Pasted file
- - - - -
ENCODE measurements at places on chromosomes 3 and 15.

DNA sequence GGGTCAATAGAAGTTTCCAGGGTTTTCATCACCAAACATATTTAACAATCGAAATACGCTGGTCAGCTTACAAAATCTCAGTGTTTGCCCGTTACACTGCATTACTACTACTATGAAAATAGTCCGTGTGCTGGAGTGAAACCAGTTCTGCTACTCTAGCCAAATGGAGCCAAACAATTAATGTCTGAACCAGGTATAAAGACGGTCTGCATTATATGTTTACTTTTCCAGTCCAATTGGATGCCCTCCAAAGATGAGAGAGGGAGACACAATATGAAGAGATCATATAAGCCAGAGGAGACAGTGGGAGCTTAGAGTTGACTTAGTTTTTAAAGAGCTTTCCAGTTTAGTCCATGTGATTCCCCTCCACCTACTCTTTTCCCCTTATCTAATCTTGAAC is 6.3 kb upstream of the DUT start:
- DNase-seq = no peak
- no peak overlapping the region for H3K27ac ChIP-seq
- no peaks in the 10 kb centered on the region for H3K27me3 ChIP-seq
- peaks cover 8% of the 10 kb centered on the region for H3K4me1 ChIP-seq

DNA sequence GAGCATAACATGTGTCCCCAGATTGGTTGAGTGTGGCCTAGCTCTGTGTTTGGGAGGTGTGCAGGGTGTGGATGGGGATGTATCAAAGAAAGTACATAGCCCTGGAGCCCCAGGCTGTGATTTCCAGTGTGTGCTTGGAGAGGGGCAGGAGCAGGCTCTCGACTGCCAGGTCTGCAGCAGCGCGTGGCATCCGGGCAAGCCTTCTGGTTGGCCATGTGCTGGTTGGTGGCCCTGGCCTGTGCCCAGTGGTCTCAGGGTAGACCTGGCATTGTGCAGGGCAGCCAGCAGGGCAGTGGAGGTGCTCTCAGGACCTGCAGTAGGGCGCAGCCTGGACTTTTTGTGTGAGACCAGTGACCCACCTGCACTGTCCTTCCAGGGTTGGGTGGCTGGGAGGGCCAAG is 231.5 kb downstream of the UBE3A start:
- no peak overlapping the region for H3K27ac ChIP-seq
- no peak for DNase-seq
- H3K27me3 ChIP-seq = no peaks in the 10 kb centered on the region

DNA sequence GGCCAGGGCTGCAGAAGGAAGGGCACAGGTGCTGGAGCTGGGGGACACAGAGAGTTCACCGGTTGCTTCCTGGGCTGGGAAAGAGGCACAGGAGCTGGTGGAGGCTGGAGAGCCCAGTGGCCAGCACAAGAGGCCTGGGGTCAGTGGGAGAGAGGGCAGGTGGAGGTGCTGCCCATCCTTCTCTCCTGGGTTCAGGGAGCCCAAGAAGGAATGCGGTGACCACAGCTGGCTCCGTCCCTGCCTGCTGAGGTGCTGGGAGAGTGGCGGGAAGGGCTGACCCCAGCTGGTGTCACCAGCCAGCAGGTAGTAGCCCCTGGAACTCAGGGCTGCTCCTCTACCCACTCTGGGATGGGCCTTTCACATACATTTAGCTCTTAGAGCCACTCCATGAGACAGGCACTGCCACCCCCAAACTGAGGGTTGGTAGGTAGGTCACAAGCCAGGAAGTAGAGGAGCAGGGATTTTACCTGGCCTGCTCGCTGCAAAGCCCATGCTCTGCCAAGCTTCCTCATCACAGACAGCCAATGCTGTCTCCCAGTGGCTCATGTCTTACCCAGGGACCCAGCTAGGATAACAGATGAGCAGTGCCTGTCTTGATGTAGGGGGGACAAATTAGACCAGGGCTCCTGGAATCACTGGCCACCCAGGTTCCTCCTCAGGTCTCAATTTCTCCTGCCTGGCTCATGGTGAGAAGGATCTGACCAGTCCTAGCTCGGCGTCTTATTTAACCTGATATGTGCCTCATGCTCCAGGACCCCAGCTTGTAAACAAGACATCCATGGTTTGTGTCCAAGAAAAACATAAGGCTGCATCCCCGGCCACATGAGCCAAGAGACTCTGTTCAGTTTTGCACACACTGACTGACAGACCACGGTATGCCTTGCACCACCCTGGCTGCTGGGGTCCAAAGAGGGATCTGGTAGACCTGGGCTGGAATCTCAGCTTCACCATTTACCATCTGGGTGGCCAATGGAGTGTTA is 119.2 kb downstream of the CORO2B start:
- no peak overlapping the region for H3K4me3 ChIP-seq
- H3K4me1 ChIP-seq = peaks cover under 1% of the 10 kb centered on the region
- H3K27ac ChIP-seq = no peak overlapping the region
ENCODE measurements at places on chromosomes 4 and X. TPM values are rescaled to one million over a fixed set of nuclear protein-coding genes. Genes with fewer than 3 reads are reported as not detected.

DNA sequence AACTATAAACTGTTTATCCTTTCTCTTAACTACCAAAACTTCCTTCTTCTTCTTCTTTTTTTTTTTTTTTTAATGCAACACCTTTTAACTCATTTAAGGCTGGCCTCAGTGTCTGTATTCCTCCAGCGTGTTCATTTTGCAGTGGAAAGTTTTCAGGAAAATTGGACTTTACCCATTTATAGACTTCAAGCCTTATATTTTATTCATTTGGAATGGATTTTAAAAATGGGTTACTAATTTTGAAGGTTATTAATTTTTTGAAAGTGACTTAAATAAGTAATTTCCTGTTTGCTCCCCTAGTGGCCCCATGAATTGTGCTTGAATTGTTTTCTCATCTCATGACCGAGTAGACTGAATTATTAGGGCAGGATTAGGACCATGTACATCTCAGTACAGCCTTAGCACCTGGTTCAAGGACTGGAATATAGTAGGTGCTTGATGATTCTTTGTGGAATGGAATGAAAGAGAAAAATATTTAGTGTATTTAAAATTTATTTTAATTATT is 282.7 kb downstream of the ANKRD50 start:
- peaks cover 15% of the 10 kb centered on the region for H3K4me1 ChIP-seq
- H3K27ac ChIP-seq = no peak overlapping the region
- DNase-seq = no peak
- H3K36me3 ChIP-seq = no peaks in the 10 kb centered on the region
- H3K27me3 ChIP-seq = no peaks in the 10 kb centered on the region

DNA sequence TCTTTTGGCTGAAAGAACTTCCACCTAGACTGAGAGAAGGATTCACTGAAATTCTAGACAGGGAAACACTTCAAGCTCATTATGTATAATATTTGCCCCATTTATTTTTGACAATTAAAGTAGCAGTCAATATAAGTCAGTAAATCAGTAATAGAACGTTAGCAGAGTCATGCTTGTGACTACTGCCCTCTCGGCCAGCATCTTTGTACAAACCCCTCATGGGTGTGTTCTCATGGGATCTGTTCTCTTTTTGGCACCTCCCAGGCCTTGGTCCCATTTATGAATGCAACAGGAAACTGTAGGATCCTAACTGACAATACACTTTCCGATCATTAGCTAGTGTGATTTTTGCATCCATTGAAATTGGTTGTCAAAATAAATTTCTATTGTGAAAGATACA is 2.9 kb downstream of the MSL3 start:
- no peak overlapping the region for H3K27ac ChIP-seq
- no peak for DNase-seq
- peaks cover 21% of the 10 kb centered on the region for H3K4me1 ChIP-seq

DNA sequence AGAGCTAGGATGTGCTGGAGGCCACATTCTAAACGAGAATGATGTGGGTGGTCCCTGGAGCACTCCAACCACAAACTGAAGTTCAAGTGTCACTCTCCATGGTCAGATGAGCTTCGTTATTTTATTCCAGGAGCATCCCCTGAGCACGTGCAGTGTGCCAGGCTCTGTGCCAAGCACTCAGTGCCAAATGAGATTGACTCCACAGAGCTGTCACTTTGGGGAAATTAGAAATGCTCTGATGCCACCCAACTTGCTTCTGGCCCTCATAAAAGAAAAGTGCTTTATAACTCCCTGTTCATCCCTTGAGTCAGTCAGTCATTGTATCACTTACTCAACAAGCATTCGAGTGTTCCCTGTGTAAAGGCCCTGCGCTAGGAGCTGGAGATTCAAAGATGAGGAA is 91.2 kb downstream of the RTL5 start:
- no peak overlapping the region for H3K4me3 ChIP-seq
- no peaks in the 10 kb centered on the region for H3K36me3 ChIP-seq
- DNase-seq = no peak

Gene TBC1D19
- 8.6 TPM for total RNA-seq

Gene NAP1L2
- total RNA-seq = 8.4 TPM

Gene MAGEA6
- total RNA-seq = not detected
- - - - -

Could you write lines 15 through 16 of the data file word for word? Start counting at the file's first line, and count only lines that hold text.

ENCODE measurements at places on chromosomes 4 and X. TPM values are rescaled to one million over a fixed set of nuclear protein-coding genes. Genes with fewer than 3 reads are reported as not detected.

DNA sequence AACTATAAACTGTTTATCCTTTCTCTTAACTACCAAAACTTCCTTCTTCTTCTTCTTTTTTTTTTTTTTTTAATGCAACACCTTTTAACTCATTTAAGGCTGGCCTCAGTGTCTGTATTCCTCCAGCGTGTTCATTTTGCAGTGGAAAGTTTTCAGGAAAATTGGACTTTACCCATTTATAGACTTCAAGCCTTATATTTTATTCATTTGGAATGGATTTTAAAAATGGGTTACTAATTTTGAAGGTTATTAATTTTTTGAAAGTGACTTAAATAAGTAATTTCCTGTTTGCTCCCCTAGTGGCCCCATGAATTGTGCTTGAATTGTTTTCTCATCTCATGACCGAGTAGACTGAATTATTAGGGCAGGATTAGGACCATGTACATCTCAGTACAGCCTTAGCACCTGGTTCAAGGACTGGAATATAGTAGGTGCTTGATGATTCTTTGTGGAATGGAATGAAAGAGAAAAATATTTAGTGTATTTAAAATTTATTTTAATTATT is 282.7 kb downstream of the ANKRD50 start: